On the way back from Winslow, we decided we couldn't pass up a chance to visit Meteor Crater, a place I'd known about all my life without ever considering visiting.  With it less than ten miles off I-40, however, there was nothing to do but to head in, pay the fee, and walk out onto the crater's rim, staring down into its hollow and feeling vaguely frustrated.  The problem, much as it is at the Grand Canyon, is one of scale.  The crater is simply so big that the viewer can't see how big it is.  Park officials have tried to help solve this problem, placing a life-sized astronaut figure at the bottom--Apollo astronauts came to the site to train in geology back in the 70s--but for something so visually startling, the crater's impact is surprisingly unsurprising.  Then again, perhaps it simply didn't compare well with the enormous hole the Colorado River had been eroding a few hours away.

We returned to that enormous hole in the early afternoon, gathered our cameras and binoculars, and made our way out to the South Rim, passing by several elk on the way.  (They're not terribly afraid of cars, and they'll stroll arrogantly across the park's roads in search of forage, secure in the knowledge that traffic will screech to a halt and tourists will leap from their cars to take photos.)  Our plan was simple: get to Hopi Point, generally regarded as the best place on the rim to see the sunset, and watch said sunset at 6:30.  We arrived just after six, feeling smug as we watched scores of other tourists spill out of the shuttle buses over the next twenty minutes.  Dad and I are normally somewhat snobbish in such places, considering ourselves above the common herd of tourists in terms of our ability to plan our travels and to appreciate our surroundings, but here we both just threw ourselves into the role of Guy With Camera, snapping pictures relentlessly.  I took shots facing the sun, hoping the clouds in the west would hold some color attractively, then turned east and realized that the best thing about sunset in the Canyon was what it did to the rocks in that direction: set against a leaden-gray sky, the rocks out toward Desert View fairly burned, and the shadows of the outthrust rocks painted stripes along the walls for miles.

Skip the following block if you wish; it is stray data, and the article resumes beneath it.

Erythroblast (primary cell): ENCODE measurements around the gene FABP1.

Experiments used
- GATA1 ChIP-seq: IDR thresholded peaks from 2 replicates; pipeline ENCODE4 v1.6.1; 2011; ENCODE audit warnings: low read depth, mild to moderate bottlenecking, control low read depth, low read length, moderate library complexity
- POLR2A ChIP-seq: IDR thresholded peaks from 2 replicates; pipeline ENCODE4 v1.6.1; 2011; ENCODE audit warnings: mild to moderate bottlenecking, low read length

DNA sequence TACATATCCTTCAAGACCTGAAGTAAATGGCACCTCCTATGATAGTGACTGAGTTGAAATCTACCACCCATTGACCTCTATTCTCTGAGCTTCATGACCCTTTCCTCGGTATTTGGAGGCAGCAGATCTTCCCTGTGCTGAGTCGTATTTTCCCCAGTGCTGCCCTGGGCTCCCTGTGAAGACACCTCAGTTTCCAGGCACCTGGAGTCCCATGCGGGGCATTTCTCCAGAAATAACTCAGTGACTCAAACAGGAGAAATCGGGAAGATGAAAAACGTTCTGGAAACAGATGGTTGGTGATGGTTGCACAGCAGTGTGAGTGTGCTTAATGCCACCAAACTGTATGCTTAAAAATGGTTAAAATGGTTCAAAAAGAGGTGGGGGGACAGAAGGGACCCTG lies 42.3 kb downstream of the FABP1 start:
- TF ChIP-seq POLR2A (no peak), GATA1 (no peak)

Darkness finally fell, the shuttle bus returned for us, and we trundled our gear back to the hotel.  I spent the night finishing David Quammen's superb collection Wild Thoughts from Wild Places, going over my notes, and feeling vaguely dissatisfied that I hadn't seen a life bird since a Mountain Chickadee turned up under a bench near Mather Point.  Perhaps our trip back to Vegas would provide something new.

Unfortunately, the bird life on the way west from GCNP was decidedly similar to the bird life I'd already observed.  We did spot some new plant life, however: many small orange and yellow-orange blossoms were springing up along US 93 as we made our way to Hoover Dam--some kind of columbine, perhaps?--and the big barrel cacti were sporting rosy red needles, possibly as a result of the season.  The season was actually a little hard to figure out, what with the temperature varying from 28 degrees when we left Grand Canyon to over 70 by the time we hit Nevada, but I suspect the change in elevation--from over 7000 feet to under 3000 along the way.  (Yes, my ears were a-poppin'.)